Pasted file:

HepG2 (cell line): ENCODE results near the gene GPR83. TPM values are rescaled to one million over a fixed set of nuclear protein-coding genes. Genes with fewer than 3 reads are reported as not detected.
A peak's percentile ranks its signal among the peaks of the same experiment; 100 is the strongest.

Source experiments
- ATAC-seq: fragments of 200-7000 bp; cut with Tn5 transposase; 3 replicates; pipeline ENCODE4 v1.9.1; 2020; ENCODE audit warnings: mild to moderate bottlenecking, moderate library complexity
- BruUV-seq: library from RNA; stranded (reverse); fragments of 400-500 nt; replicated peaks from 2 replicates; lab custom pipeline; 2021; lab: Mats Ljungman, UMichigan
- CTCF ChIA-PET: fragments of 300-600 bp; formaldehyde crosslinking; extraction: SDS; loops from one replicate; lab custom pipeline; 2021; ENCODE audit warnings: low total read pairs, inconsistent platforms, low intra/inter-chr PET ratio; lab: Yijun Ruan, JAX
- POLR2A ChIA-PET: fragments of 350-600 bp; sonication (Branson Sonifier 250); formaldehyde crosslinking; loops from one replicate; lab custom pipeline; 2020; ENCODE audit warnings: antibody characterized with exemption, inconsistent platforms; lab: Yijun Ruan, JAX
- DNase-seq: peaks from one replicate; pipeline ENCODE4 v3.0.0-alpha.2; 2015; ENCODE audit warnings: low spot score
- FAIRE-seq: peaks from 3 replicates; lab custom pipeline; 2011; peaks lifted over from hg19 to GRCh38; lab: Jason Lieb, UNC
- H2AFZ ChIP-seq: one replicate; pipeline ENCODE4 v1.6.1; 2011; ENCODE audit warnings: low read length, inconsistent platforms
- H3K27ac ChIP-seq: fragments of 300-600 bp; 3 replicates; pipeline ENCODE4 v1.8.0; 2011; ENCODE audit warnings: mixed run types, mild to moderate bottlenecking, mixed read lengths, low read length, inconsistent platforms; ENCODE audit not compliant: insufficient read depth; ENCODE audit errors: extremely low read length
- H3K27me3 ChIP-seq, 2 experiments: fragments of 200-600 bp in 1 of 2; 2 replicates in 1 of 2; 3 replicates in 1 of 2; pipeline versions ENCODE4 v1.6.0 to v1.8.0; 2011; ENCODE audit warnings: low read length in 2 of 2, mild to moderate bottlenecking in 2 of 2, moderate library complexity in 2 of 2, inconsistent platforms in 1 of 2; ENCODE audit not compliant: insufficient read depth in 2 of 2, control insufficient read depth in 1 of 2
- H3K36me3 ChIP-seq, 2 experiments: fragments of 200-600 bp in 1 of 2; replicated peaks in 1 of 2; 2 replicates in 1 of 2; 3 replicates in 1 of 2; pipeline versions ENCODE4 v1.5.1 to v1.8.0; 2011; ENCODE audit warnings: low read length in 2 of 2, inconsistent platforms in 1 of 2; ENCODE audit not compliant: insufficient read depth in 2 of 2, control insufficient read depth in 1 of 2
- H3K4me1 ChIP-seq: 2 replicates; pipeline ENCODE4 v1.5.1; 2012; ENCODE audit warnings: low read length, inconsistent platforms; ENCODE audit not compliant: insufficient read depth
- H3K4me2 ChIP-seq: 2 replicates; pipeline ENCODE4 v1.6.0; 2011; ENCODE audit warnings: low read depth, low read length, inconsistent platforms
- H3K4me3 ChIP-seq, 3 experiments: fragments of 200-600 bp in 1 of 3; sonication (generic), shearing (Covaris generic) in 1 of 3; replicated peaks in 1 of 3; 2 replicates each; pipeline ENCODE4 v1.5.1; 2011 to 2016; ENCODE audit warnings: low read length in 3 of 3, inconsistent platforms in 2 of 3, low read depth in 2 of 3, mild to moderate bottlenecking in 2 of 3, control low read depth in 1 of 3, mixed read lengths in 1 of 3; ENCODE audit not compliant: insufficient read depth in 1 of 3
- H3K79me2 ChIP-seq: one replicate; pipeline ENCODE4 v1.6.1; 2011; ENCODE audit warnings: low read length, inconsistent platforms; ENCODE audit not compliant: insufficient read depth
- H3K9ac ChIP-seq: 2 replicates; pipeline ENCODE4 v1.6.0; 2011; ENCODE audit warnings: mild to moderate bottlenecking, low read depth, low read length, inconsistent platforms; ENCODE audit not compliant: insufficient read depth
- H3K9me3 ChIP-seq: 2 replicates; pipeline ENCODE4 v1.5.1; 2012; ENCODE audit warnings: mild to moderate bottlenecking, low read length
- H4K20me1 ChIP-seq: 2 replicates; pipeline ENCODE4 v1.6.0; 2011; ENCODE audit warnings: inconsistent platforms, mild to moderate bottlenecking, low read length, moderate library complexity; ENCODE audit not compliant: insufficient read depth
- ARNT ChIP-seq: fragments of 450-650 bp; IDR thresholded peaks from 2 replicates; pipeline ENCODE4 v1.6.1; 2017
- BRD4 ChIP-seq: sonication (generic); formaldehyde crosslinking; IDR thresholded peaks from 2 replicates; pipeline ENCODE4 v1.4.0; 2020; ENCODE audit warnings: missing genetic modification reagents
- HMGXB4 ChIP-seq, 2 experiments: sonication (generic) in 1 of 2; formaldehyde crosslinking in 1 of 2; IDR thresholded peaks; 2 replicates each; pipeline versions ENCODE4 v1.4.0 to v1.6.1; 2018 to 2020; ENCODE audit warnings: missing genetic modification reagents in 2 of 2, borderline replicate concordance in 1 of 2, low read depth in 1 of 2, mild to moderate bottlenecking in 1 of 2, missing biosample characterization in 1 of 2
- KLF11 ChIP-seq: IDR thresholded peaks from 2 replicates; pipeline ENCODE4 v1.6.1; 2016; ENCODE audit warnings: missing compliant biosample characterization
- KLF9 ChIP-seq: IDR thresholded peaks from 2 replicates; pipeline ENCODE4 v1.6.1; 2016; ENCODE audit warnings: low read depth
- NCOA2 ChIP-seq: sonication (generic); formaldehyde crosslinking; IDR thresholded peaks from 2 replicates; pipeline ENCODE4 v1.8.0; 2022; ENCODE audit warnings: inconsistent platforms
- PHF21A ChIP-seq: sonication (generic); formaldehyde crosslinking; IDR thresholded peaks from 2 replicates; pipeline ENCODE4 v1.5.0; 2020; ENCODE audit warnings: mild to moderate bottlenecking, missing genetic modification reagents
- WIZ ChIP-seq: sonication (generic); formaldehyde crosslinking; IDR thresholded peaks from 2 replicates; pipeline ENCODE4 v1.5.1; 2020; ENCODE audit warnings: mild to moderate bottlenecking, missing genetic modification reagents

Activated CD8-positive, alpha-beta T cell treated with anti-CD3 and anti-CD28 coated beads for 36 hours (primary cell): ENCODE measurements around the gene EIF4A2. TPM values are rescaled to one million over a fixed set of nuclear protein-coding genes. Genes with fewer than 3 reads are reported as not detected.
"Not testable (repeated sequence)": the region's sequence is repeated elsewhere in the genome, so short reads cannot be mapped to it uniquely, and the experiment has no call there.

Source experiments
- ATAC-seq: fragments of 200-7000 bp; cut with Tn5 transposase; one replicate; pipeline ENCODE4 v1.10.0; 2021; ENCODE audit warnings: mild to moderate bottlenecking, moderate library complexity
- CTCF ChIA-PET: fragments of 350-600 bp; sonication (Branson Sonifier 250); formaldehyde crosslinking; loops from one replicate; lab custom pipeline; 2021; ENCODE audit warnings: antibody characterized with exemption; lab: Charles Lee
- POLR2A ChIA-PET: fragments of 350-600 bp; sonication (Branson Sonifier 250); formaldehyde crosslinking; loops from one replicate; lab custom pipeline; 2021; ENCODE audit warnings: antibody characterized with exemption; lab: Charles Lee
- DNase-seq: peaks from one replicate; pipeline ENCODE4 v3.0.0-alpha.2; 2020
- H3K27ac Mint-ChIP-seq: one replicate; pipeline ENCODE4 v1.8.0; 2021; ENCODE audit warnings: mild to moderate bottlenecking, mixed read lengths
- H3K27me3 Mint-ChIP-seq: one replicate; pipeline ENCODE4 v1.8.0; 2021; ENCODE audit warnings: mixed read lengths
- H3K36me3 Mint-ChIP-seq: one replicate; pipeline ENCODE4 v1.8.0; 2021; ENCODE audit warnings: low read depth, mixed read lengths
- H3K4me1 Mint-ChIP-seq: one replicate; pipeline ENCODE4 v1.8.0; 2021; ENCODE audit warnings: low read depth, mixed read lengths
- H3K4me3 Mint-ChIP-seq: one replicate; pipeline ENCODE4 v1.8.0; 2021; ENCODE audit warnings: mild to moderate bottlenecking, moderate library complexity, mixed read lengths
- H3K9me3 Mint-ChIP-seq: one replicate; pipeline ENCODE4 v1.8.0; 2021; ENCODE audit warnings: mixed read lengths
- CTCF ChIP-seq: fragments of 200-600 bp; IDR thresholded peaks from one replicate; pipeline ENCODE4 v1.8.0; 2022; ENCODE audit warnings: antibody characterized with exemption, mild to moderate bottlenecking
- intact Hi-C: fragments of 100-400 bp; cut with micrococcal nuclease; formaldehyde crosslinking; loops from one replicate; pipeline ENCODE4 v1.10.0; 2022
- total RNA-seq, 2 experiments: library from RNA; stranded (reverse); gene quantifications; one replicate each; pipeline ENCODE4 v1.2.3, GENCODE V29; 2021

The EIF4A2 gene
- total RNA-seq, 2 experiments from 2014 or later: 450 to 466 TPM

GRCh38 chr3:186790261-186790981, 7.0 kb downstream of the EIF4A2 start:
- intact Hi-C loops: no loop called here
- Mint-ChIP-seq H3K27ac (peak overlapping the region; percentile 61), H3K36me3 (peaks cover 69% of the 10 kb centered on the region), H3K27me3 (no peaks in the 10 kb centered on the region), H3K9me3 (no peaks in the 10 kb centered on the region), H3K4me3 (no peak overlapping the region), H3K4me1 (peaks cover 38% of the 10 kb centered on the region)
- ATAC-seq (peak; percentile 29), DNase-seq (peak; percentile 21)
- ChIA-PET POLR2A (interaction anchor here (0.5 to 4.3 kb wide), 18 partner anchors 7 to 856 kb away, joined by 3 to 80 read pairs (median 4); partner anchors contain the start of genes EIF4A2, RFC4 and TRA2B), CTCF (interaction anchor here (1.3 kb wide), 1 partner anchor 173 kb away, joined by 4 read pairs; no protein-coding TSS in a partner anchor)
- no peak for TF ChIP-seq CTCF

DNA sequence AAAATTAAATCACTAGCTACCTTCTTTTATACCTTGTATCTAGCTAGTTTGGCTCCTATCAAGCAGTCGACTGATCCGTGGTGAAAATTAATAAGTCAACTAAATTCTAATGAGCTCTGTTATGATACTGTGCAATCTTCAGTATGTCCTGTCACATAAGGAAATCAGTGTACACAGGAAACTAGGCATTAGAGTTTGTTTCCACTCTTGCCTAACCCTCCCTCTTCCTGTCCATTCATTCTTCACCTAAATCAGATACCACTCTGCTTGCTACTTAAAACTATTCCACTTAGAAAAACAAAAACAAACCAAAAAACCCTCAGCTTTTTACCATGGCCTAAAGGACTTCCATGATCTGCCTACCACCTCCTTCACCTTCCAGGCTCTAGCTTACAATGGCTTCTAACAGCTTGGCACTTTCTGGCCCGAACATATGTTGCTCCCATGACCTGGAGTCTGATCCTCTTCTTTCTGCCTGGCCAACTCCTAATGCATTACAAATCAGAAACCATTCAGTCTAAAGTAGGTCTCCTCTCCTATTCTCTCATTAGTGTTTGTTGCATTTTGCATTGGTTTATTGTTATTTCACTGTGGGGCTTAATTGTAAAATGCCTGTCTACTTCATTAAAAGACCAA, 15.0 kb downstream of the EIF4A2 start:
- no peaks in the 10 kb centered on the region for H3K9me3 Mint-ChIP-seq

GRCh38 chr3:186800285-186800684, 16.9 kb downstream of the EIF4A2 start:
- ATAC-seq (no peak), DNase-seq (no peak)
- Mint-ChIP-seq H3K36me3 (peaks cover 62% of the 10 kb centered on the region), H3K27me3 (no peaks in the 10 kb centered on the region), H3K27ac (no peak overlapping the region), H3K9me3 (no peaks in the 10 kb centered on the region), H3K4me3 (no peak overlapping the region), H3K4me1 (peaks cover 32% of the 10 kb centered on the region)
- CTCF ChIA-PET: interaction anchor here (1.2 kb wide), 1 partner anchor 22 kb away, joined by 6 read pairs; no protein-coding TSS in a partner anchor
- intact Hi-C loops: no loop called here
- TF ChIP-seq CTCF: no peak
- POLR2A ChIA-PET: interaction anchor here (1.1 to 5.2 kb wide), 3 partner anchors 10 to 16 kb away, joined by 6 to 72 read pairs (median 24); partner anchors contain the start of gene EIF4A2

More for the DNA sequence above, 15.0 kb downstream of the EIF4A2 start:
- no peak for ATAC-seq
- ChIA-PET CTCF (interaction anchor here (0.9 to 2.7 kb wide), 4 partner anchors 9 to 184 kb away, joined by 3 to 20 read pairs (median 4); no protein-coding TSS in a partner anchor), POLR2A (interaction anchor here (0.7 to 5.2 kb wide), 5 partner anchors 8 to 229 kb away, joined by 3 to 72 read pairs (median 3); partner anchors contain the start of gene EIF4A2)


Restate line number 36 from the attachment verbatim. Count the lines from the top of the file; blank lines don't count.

- H3K27ac Mint-ChIP-seq: one replicate; pipeline ENCODE4 v1.8.0; 2021; ENCODE audit warnings: mild to moderate bottlenecking, mixed read lengths